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HRTO: Terminating benefit plans for employees 65 and over is unconstitutional

benefit plansIn a very recent decision, the Ontario Human Rights Tribunal (“HRTO”) ruled that it was unconstitutional for an employer to terminate the benefit plans of an employee who turned 65.

Talos v Grand Erie District School Board[1] involved an employee whose extended health, dental and life insurance benefits were terminated by his employer, Grand Erie District School Board, when he turned age 65, although he continued to work on a full-time basis. After the termination of his benefit plans, Mr. Talos brought an application alleging discrimination on the basis of age. The issue was whether the exception contained in s. 25(2.1) of the Human Rights Code permitting the termination of employee benefits at age 65 violated Mr. Talos’ equality rights under the Canadian Charter of Rights and Freedoms. The HRTO held that s. 25(2.1) of the Code violated the Charter and was unconstitutional.

The HRTO found that employees who work after age 65 provide the same labour as they did when they were 64 and would normally be guaranteed equal compensation, including access to benefits. Therefore, s. 25(2.1) of the Code created a benefit differential that is only explained by the age of the employee, in violation of the Charter. The HRTO also concluded that older workers are deprived of the supports available to their younger co-workers to maintain their fitness for work. This is because, without healthcare benefits, an injured or ill worker who is 65 or over could be forced to retire since he or she cannot afford the healthcare supports that would assist with her day to day health maintenance so that she is fit to remain at work, with or without accommodated duties.

The HRTO agreed that maintaining the financial viability of workplace group benefit plans is a pressing and substantial objective. However, the blanket denial of protection in s. 25(2.1) of the Code is too intrusive and the Legislature could have devised a less intrusive means to achieve the objective, such as requiring the exclusion or diminishment of benefits for workers 65 and older to be reasonable or justified on an actuarial basis.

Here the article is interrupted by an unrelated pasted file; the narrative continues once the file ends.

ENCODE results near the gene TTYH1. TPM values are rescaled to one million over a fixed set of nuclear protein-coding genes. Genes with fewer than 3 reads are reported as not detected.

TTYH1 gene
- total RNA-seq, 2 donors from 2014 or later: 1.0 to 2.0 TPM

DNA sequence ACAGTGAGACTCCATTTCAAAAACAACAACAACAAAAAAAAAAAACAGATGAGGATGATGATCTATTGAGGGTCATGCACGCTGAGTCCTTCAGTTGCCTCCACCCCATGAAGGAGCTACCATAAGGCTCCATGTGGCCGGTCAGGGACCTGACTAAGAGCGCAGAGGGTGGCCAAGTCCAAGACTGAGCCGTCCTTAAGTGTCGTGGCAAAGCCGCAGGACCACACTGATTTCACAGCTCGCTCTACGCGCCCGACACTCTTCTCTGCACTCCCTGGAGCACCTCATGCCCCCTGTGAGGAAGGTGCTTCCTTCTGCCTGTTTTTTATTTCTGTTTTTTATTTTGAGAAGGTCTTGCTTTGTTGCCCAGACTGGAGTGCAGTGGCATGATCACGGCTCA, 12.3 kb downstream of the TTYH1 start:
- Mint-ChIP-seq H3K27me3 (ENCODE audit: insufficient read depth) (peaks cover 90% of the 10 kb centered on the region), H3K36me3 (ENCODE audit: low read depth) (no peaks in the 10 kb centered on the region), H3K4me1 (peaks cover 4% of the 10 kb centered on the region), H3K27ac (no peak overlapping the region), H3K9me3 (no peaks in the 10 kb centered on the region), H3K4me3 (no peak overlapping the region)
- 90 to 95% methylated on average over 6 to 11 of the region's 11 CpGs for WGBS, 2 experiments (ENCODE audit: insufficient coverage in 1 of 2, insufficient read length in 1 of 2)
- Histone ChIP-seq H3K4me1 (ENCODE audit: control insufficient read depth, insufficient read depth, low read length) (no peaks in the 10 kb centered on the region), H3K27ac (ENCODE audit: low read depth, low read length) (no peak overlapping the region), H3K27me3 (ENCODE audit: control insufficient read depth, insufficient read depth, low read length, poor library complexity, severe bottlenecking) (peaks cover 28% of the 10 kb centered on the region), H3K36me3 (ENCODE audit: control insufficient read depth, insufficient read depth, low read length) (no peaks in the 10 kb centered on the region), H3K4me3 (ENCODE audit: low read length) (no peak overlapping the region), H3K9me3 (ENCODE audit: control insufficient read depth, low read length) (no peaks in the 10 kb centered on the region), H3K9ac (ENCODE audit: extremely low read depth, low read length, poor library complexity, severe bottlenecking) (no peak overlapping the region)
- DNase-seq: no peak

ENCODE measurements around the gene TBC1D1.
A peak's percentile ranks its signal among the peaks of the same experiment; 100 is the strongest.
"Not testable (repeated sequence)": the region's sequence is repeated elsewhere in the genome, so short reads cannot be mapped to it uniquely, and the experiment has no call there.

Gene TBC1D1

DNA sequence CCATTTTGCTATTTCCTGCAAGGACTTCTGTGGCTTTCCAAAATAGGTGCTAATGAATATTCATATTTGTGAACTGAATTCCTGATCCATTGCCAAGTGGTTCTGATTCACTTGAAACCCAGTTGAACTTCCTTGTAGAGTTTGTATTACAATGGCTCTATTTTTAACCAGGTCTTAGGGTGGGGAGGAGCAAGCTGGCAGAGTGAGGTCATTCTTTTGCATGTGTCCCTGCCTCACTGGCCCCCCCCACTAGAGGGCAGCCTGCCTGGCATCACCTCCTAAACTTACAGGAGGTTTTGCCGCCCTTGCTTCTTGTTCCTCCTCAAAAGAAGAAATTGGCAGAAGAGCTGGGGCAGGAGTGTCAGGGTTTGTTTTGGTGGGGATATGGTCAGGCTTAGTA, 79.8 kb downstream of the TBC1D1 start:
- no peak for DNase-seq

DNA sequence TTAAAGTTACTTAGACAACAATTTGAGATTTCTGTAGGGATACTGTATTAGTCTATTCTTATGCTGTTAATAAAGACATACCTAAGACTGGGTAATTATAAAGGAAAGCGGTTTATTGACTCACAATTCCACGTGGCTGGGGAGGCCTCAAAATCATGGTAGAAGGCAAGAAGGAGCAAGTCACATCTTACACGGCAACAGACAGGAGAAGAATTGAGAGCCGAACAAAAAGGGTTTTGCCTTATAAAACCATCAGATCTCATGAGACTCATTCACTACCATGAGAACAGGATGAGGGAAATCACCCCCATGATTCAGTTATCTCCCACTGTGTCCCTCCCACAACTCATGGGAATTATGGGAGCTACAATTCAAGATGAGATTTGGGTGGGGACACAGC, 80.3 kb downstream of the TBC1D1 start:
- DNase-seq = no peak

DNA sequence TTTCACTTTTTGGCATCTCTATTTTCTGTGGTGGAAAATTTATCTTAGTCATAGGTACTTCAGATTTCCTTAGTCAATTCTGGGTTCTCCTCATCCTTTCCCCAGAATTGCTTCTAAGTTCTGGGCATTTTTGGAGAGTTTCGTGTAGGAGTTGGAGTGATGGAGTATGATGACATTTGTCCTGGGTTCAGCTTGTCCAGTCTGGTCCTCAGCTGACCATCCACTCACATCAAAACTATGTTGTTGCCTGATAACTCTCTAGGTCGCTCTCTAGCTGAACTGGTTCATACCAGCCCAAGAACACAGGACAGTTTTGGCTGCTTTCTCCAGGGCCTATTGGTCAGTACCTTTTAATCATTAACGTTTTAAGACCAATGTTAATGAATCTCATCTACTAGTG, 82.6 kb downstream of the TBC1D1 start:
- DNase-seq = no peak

[1]   Talos v Grand Erie District School Board, 2018 HRTO 680.

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De Bousquet PC Barristers and Solicitors

Civil Litigation Lawyers at De Bousquet PC Barristers and Solicitors
De Bousquet law offers experienced counsel and representation in multiple aspects of employment law, labour relations, commercial law and civil litigation. Jean-Alexandre De Bousquet, founder of the firm, interned for the Canadian Centre for International Justice, worked for an Ottawa law firm and pursued a career with the Attorney General of Ontario. In 2014, Jean-Alexandre was named one of Ontario's "leading experts" in human rights law by Legal Action Magazine. Jean-Alexandre handles cases related to wrongful dismissal, workplace discrimination, breach of contract, fraud and commercial disputes. Jean-Alexandre is fully fluent in French and English and represents clients before courts and tribunals using both official languages.Before the practice of law, Jean-Alexandre was a journalist at the CBC for 3 years. Other notable achievements include employment with the Canada Research Chair on Native Peoples and Legal Diversity, the Canadian Research Chair on Metis Identity and the Urban League, a U.S. civil rights organization. Jean-Alexandre has also published articles in prominent academic journals and presented papers at international conferences in Canada and the U.S.Read more here
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